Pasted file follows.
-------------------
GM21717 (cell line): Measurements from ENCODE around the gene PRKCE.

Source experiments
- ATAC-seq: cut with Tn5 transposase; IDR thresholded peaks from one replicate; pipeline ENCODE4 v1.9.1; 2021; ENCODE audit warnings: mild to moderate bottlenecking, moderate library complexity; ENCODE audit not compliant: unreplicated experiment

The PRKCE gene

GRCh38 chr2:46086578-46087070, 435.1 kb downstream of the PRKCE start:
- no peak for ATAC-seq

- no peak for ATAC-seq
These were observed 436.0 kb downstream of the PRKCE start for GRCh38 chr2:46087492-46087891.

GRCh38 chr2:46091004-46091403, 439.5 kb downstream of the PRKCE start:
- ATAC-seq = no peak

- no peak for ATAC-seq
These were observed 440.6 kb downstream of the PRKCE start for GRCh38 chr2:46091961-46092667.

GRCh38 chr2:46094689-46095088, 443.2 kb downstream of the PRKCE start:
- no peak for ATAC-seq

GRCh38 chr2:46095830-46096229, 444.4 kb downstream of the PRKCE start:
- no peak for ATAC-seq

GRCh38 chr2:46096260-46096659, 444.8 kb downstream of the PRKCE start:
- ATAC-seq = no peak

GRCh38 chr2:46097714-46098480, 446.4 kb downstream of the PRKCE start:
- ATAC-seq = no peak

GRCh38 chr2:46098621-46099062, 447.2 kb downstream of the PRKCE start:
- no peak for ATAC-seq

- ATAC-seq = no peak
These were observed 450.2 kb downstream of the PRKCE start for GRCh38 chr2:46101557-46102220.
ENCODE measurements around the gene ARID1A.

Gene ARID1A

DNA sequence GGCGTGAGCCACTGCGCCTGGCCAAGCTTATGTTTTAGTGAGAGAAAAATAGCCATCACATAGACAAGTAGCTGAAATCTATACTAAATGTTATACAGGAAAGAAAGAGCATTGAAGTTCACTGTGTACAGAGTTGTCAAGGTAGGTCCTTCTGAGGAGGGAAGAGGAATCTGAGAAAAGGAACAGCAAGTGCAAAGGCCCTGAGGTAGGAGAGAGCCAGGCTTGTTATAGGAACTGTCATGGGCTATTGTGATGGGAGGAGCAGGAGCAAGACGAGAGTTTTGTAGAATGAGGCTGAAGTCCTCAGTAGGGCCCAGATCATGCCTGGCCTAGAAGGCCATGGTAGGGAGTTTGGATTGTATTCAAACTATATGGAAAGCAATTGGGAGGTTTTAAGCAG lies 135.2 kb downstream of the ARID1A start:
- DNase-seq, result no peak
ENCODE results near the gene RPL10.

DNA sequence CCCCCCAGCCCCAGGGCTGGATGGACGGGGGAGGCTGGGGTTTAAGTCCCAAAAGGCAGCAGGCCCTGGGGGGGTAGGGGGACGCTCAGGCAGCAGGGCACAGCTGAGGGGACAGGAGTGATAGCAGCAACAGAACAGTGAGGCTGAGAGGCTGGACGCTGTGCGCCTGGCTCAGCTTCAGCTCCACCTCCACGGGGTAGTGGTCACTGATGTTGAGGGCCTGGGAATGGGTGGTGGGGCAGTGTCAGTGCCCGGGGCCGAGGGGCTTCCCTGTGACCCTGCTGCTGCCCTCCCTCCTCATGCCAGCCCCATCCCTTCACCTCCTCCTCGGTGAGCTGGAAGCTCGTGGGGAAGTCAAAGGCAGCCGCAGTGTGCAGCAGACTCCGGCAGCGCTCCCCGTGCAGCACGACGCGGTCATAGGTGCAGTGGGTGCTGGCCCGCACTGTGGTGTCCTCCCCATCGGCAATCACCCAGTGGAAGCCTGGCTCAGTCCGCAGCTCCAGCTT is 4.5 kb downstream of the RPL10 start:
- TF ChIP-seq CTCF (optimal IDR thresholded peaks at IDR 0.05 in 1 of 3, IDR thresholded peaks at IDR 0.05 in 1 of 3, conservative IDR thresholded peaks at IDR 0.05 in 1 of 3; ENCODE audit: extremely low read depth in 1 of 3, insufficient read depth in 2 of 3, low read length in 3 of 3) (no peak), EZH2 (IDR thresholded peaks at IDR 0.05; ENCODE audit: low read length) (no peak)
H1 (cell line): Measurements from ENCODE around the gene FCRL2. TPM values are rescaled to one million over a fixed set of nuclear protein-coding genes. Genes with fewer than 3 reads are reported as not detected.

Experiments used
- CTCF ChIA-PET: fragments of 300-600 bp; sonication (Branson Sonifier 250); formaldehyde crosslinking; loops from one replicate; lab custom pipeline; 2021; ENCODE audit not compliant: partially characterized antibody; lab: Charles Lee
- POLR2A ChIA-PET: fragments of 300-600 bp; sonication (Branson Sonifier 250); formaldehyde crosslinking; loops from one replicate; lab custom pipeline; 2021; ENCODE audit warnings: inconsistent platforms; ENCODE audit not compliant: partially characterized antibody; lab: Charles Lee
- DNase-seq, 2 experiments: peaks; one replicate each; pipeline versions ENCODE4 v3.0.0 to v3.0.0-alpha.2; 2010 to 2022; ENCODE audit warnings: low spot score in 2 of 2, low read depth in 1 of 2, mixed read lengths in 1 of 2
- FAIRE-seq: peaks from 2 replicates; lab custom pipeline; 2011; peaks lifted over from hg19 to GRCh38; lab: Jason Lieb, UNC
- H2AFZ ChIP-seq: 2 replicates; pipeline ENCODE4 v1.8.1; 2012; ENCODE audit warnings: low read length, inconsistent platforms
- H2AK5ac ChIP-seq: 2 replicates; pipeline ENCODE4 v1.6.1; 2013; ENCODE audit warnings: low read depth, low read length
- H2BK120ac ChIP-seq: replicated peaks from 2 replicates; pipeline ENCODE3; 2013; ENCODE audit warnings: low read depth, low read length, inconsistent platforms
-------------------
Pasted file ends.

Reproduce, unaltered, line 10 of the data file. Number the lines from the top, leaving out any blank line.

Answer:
- ATAC-seq = no peak